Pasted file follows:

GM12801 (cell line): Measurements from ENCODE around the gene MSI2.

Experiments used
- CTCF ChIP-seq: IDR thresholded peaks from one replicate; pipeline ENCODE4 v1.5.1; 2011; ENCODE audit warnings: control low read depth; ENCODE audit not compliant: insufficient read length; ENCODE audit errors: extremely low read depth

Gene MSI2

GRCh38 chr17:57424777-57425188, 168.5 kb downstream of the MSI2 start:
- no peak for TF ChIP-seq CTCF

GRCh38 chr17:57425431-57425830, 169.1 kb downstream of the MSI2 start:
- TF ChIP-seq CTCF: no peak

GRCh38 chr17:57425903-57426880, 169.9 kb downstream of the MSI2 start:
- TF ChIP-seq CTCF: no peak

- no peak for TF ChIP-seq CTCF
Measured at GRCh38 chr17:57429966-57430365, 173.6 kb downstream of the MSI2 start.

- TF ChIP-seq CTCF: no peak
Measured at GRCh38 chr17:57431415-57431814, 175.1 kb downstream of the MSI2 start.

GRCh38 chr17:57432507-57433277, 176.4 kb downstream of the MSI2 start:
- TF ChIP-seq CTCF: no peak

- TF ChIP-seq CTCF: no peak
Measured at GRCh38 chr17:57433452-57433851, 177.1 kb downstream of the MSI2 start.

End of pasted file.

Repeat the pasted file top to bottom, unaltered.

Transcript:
GM12801 (cell line): Measurements from ENCODE around the gene MSI2.

Experiments used
- CTCF ChIP-seq: IDR thresholded peaks from one replicate; pipeline ENCODE4 v1.5.1; 2011; ENCODE audit warnings: control low read depth; ENCODE audit not compliant: insufficient read length; ENCODE audit errors: extremely low read depth

Gene MSI2

GRCh38 chr17:57424777-57425188, 168.5 kb downstream of the MSI2 start:
- no peak for TF ChIP-seq CTCF

GRCh38 chr17:57425431-57425830, 169.1 kb downstream of the MSI2 start:
- TF ChIP-seq CTCF: no peak

GRCh38 chr17:57425903-57426880, 169.9 kb downstream of the MSI2 start:
- TF ChIP-seq CTCF: no peak

- no peak for TF ChIP-seq CTCF
Measured at GRCh38 chr17:57429966-57430365, 173.6 kb downstream of the MSI2 start.

- TF ChIP-seq CTCF: no peak
Measured at GRCh38 chr17:57431415-57431814, 175.1 kb downstream of the MSI2 start.

GRCh38 chr17:57432507-57433277, 176.4 kb downstream of the MSI2 start:
- TF ChIP-seq CTCF: no peak

- TF ChIP-seq CTCF: no peak
Measured at GRCh38 chr17:57433452-57433851, 177.1 kb downstream of the MSI2 start.